When you’re considering bankruptcy to solve your debt problems, one of your biggest concerns might be whether you will lose some of your assets, especially your house. We understand that this is an unsettling thought; you might have heard somewhere that you’ll ‘lose everything’ if you file for bankruptcy. Fortunately, this is not the case, but there are some rules you will need to know.
In Ontario, bankruptcy law has exemptions to allow you to retain assets such as clothing, tools, cars and furniture. While you may have to part with some of your assets in order to pay back some of your debt to your creditors, your assets are protected up to a certain amount. And some of those amounts were increased for Ontario at the end of 2015. You can keep up to the following amounts for these items:
Clothing: NO LIMIT. One of the biggest changes that took effect in 2015 is that you can now keep all of your clothes when you file for bankruptcy.
Furniture, utensils and food: $13,150 limit. You can keep any furniture, utensils and food up to a limit of $13,150.
Tools of trade: $11,300. Any tools that you use to do your job are protected up to a limit of $11,300.
Automobiles: $6,600. What happens here is that your car will be appraised by an expert who can tell you how much it’s worth. If your car is worth less than $6,600 and you do not owe any money on your car to a creditor, then you would be able to keep it.
Farm livestock and machinery: $29,100. If you own a farm and file for bankruptcy, your farm-related assets will be protected up to this amount.
These exemption amounts were current as of December 1, 2015, but our debt experts can advise you if there are any other recent updates and will be able to answer any questions about what you can keep during the bankruptcy process.
We understand that for many homeowners, their house is their greatest asset and the source of many memories. Not only is it possibly the most valuable, in terms of dollars, but the emotional attachment you have to your home is priceless. The good news is that you don’t automatically lose your home during the bankruptcy process. However, there are some important factors to consider. First, we’ll help you figure out how much equity you have in your home. Then, depending on how much equity you do, or do not have, we will be able to advise you what impact a bankruptcy would have on your ability to stay in your home.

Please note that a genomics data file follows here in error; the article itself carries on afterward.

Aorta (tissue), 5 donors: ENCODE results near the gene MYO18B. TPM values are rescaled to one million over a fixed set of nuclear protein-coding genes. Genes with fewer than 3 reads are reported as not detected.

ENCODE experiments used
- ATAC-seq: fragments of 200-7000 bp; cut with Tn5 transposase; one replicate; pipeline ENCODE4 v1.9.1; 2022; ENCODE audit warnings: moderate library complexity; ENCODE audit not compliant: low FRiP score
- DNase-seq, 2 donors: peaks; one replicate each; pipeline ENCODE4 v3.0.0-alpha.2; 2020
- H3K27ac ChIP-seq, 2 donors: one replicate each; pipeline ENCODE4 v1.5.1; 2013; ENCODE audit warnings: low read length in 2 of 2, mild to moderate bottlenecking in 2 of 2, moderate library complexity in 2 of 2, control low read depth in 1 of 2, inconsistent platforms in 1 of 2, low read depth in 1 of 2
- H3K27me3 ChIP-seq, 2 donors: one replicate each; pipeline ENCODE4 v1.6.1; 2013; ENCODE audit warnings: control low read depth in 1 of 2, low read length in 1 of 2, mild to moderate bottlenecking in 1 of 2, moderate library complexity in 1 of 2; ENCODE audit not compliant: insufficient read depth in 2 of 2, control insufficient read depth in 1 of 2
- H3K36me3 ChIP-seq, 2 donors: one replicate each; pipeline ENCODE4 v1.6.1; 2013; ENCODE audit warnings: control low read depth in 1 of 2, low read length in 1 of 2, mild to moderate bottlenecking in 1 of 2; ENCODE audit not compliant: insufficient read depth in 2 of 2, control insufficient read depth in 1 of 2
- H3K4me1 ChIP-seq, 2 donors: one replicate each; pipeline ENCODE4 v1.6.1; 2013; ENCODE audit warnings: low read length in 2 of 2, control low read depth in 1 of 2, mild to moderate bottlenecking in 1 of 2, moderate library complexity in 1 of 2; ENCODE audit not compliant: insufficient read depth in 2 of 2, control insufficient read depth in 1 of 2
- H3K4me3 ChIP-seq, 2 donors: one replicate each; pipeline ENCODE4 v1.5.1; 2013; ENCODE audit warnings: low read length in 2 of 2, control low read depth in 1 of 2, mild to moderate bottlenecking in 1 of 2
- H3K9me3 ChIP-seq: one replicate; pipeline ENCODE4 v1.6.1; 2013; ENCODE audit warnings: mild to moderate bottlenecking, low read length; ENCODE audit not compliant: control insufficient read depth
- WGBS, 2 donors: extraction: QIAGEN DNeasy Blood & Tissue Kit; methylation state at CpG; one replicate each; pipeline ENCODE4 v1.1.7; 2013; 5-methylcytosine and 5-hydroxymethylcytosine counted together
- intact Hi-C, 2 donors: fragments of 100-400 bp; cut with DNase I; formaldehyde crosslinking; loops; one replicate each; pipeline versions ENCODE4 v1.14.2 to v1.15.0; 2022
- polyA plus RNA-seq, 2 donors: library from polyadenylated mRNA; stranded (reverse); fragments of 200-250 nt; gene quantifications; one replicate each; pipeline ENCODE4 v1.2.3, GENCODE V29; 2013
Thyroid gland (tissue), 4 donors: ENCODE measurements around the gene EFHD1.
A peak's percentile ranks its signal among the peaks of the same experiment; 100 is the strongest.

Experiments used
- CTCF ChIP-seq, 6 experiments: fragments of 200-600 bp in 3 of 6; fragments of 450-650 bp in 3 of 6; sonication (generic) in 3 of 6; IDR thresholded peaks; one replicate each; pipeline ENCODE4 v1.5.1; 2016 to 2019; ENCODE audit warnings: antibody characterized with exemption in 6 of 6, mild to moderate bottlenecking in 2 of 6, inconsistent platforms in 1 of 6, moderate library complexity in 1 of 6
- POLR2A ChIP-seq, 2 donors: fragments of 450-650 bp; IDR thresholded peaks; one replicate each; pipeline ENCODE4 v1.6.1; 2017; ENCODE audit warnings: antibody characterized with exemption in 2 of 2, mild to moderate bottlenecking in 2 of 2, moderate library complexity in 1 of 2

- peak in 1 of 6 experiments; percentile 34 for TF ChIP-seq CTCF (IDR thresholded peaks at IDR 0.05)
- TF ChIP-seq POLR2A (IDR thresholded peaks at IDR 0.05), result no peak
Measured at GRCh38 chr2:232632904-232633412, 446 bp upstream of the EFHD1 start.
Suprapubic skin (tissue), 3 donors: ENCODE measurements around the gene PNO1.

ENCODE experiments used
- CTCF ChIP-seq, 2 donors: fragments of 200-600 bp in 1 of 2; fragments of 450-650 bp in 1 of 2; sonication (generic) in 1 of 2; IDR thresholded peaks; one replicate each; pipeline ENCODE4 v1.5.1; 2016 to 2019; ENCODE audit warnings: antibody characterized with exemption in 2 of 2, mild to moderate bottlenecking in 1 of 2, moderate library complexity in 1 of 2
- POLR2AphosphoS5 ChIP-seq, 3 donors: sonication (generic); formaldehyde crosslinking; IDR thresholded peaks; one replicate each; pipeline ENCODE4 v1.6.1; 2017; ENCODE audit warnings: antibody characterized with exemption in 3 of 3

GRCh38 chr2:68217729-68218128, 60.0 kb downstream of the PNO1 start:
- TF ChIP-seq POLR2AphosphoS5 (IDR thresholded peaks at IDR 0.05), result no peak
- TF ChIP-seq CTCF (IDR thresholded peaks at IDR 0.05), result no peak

It matters because the amount of equity you have in your home will determine whether you will be able to keep your home. What is home equity? Home equity is your share of the value of your home—what your home is worth on the market minus what you owe on it. We can help you determine the market value of your home (we’ll look at real estate listings for homes similar to yours), then subtract the amount you still owe on your mortgage, as well as any property taxes you owe.
If you’re worried about keeping your home when you file for bankruptcy, a new change in Ontario might be able to help you. Until December 2015, Ontario did not offer any exemptions for homeowners who file for bankruptcy. But now you can keep up to $10,000 of the equity in your home.
For example, if the market value of your home is $150,000 and you owe $130,000 on your mortgage, as well as $600 in property taxes, your home equity would be $19,400 (or $150,000 – $130,000 – $600). In order to keep your home, you would pay $9,400 to your Trustee as part of the bankruptcy process.
Bankruptcy might not be the best debt solution for people who have paid off a good chunk of their mortgage and have a lot of home equity. You might want to consider other debt relief options, such as a consumer proposal, instead. This is why our debt experts will discuss every one of these with you before looking at a bankruptcy.
We hope that this page helped to answer two of the biggest questions about bankruptcy. There are a great many myths about bankruptcy, so we want to help you get the facts and see how a bankruptcy would impact your family—if it is even needed in your situation. If you have any more questions, you may review our Bankruptcy FAQ page or request a call to speak with a debt help professional.